Yesterday’s inauguration will be followed by a three-month test period, with no paying passengers and carrying only cargo.
However, when the line is fully functional, uniformed Chinese controllers will welcome passengers to spotless platforms of newly built stations all along the route, while Chinese technicians and stationmaster will keep things running in the background.
“We don’t yet have the management experience yet. We have a management contract with Chinese staff for five years, with an Ethiopian counterpart in training,” said Getachew.
China has invested heavily in infrastructure in Ethiopia, funding sub-Saharan Africa’s first modern tramway, which opened last year, as well as motorways and dams.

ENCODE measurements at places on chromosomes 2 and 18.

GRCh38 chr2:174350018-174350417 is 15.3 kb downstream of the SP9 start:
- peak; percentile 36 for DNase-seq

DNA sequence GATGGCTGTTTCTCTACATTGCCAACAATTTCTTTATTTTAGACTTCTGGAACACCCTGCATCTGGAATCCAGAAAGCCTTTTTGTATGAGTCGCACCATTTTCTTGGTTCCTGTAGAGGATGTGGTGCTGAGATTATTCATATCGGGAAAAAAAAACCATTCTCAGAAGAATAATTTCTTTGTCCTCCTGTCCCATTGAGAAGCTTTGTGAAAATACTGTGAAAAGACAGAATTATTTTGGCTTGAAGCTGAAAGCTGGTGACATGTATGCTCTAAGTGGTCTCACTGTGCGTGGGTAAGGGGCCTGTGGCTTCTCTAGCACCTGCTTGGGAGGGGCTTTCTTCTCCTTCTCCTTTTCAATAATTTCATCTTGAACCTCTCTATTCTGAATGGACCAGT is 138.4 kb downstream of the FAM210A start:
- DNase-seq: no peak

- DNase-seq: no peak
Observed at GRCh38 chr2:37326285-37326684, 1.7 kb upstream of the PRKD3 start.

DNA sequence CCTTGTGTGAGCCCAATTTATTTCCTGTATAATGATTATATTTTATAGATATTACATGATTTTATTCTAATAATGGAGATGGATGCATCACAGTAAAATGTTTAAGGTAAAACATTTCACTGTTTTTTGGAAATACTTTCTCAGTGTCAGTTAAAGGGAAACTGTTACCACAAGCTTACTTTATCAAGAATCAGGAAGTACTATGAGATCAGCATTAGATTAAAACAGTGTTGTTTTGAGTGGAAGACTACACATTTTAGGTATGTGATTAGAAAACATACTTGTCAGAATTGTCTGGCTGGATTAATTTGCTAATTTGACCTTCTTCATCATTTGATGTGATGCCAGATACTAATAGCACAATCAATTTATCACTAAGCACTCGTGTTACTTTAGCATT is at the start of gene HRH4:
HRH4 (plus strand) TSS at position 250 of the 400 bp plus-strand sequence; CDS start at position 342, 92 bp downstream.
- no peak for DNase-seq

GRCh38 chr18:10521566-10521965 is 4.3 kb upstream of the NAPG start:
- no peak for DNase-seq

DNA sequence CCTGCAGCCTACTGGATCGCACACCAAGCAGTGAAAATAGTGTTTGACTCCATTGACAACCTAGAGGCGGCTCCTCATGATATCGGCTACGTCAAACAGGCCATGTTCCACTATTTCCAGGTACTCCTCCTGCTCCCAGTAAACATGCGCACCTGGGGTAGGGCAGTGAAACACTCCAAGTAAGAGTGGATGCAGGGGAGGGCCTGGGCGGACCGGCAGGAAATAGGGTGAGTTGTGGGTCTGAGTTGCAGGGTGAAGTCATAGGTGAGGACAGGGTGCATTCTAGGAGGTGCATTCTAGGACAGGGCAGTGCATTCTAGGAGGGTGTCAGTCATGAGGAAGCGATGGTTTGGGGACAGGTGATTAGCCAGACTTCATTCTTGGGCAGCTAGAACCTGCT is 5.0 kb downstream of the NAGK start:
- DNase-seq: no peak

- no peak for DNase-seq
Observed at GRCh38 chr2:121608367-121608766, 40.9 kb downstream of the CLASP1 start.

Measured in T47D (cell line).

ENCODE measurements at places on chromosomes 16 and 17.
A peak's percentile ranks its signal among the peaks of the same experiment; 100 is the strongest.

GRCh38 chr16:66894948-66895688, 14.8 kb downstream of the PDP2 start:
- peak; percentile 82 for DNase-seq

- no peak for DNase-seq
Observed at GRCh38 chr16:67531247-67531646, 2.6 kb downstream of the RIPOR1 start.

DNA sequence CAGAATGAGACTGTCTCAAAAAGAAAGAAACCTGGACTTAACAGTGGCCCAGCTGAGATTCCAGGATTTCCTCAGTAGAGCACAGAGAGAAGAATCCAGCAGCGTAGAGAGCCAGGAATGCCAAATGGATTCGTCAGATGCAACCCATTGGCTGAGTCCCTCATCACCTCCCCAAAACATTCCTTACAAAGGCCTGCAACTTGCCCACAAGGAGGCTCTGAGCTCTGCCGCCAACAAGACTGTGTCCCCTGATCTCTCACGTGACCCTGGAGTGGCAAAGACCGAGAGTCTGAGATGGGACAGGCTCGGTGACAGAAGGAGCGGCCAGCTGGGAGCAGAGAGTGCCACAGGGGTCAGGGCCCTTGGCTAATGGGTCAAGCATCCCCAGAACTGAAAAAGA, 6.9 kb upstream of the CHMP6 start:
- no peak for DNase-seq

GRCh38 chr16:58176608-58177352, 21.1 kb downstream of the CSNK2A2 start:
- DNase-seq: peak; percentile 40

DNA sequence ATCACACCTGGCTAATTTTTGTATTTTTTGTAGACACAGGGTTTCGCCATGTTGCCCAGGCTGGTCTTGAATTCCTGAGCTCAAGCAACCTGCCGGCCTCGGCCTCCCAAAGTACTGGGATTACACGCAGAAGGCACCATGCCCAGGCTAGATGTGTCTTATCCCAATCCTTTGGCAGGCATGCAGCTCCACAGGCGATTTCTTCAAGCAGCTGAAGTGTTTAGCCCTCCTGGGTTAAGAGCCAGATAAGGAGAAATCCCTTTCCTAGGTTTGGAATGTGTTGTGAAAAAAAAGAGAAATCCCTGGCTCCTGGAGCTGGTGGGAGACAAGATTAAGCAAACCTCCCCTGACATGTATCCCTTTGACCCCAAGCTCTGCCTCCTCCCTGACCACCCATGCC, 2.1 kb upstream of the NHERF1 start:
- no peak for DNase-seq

The new US$4 billion railway, with its red, yellow and green trains evoking the Ethiopian flag, was 70 percent financed by China’s Exim Bank and built by China Railway Group and China Civil Engineering Construction.
A high-level Chinese delegation, in Addis Ababa for the inauguration of the railway, signed further agreements on Tuesday valued at US$100 million for the construction of roads, the state-controlled Fana Broadcasting Corporation reported.
China became Africa’s largest trade partner in 2009.
China built the US$200million African Union headquarters in Addis Ababa in 2012 as a gift expressing “friendship to the African people.”
However direct investment in Africa slumped “more than 40 percent” last year, as growth slowed in China.
The railway is the first step in a vast network of 5,000 kilometers of rail which Ethiopia hopes to build by 2020.